What is a Cryptocurrency ETF and How Does it Work?

Cryptocurrency ETF track a single crypto or a basket of different digital tokens and currencies

A cryptocurrency exchange traded fund is a fund made up of cryptocurrencies. A cryptocurrency ETF measures the price of one or more digital tokens, whereas the majority of ETFs track an index or a basket of assets. The share price of Bitcoin ETFs varies every day based on investor sales and purchases. They are also exchanged every day, just like conventional stocks.

Investors can gain from Bitcoin ETFs in several ways, including dramatically reduced ownership costs and the outsourcing of the challenging learning curve associated with cryptocurrency trading.

Two different types of cryptocurrency ETFs exist:

The first kind is supported by actual cryptocurrency. The cryptocurrency purchases are made by the investment company running the fund, and shares are used to indicate ownership of the coins. Investors who purchase shares in the ETF will subsequently acquire cryptocurrencies. Owners can thus become exposed to cryptocurrencies without the cost and danger of outright ownership.

The second form is a synthetic variation that follows derivatives for cryptocurrencies, such as futures contracts and cryptocurrency exchange-traded products (ETPs). The values of Bitcoin futures contracts traded at the Chicago Mercantile Exchange (CME), for instance, are tracked by several ETFs that have been suggested to the U.S. Securities and Exchange Commission (SEC).

The ProShares Bitcoin Strategy ETF (BITO), the first cryptocurrency ETF, began trading in October 2021. This ETF monitors the cost of Bitcoin futures.

Instead of reflecting the values of actual cryptocurrencies, the ETF share price imitates the price fluctuations of derivatives. As a result, the cost of shares in a particular cryptocurrency ETF increases in tandem with rising futures contract values. It decreases in step with the decrease. Synthetic cryptocurrency ETFs pose an additional risk, just like other derivatives, because it’s possible that they don’t always operate transparently.

ETFs are seen by supporters of cryptocurrencies as the holy grail that will increase Bitcoin acceptance and liquidity. The Winklevoss twins submitted an ETF proposal for Bitcoin (BTCUSD) to the SEC as early as 2014, or almost five years after the cryptocurrency first started trading at an exchange.

The organization turned down its application. Since then, there has been a rush of applications from different financial organizations looking to capitalize on the price fluctuation of Bitcoin, including one founded by the Winklevoss twins who reapplied this year. The SEC noted receiving at least 12 petitions in 2021 alone.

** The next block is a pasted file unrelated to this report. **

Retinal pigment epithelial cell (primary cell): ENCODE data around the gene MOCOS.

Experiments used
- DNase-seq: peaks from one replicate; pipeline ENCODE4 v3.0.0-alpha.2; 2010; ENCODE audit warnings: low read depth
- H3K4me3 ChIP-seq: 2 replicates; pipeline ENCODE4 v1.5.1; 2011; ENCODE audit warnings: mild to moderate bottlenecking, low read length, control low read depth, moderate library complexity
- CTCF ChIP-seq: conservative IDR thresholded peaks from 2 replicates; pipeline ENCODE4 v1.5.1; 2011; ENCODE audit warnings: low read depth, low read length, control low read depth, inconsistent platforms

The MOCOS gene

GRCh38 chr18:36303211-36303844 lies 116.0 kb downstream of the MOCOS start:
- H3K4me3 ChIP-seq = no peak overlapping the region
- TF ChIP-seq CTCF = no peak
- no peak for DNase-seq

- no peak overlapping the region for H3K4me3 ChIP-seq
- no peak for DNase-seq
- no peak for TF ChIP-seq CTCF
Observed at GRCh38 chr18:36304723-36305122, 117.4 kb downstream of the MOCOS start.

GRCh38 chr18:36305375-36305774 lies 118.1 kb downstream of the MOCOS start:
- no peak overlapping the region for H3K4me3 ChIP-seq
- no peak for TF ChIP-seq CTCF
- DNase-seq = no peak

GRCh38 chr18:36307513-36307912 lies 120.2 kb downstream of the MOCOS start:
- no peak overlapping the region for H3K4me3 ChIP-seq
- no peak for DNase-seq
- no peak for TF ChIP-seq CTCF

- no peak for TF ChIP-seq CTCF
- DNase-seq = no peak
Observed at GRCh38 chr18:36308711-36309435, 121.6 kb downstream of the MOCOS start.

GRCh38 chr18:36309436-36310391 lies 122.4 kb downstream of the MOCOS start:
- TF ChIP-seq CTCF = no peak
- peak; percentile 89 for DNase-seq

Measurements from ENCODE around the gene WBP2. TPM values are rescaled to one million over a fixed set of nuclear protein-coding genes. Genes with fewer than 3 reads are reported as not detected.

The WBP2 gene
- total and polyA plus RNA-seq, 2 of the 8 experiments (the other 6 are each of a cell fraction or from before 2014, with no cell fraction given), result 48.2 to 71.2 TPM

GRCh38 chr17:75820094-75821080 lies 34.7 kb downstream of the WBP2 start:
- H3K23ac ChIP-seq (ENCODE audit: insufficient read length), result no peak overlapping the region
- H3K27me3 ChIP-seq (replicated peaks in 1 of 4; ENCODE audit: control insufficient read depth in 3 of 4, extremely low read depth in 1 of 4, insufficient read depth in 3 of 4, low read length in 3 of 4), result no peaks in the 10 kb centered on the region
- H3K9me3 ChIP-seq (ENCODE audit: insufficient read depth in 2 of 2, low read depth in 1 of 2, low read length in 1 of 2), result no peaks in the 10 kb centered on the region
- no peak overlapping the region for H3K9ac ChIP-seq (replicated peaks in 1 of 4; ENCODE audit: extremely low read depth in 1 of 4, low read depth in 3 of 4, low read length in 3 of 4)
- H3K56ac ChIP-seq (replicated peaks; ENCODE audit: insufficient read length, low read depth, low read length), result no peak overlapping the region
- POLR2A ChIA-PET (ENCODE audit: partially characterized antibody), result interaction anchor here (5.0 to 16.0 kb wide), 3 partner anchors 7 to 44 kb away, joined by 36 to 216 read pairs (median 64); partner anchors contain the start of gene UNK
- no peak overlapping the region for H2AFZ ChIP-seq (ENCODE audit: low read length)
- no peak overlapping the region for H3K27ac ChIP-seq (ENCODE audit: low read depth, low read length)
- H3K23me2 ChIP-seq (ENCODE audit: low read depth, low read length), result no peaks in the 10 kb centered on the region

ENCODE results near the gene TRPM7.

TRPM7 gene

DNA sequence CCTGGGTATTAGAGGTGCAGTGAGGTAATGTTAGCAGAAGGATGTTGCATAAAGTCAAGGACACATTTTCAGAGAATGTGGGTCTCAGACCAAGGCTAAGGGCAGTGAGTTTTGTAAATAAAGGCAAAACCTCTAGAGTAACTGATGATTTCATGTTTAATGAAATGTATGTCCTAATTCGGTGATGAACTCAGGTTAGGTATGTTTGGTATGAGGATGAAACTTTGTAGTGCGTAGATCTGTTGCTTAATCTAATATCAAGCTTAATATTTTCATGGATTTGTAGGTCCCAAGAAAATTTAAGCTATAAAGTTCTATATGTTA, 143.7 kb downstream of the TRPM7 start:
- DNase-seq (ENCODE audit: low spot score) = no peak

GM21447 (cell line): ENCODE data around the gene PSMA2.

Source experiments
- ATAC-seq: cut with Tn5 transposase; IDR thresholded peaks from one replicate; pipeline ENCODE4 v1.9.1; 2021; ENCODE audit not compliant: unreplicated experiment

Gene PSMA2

In a letter from January 2018 outlining its concerns, the SEC also justified the denial of ETF applications. The lack of transparency at cryptocurrency exchanges, which determine the price of individual tokens, the possibility of market manipulation, and the low liquidity levels in cryptocurrency markets are some of its main worries.

In the time since the agency’s letter was issued, the situation in the cryptocurrency markets has altered. Exchange trading volumes have increased. The total market value of cryptocurrencies has topped US$2 trillion as of April 2022.

As previously indicated, the first cryptocurrency ETF began trading in October 2021, and Coinbase Global Inc. (COIN), the largest cryptocurrency exchange in North America, is now a publicly traded company.

Also, there has been a change of leadership at the agency’s helm. Jay Clayton, a former SEC chairman who was well-known in the industry, was seen negatively against cryptocurrencies. He was succeeded in 2021 by Gary Gensler, a former commissioner of the Commodities Futures Trading Commission (CFTC), who also instructed a blockchain and cryptocurrency course at MIT. The arrival of Gensler has revived expectations for the establishment of a Bitcoin ETF; however, he has stated that he shares his predecessor’s evaluation and opinions on the cryptocurrency markets.

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